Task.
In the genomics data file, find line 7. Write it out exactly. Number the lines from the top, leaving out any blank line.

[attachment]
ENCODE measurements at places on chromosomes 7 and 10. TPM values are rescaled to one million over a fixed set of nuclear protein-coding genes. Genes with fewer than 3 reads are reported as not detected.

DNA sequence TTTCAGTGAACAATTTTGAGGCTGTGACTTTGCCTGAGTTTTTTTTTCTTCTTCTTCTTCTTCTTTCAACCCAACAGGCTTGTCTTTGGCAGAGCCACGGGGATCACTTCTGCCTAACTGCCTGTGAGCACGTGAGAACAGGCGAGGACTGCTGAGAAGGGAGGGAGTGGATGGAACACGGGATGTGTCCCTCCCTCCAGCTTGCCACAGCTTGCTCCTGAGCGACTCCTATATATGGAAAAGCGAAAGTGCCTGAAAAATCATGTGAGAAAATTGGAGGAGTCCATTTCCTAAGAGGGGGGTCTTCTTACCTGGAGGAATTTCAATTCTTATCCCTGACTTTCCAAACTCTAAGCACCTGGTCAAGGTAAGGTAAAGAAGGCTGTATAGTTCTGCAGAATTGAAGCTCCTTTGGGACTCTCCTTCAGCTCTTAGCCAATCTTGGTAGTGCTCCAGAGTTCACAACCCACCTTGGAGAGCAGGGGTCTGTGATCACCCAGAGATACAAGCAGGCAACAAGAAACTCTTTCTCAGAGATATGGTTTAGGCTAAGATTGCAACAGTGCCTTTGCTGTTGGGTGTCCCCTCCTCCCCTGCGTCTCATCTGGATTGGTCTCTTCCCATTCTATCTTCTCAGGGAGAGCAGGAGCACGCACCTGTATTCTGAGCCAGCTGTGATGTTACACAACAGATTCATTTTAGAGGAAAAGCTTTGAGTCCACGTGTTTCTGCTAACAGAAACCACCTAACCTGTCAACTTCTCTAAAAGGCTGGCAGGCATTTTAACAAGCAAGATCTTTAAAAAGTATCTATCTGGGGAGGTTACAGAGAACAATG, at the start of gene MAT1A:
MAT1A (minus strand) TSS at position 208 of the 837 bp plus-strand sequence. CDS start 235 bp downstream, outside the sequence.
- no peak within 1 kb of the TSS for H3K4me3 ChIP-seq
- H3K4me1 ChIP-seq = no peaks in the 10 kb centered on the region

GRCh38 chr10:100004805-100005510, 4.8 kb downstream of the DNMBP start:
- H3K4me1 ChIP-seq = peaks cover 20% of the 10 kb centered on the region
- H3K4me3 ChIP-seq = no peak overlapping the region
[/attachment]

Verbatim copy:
- H3K4me1 ChIP-seq = peaks cover 20% of the 10 kb centered on the region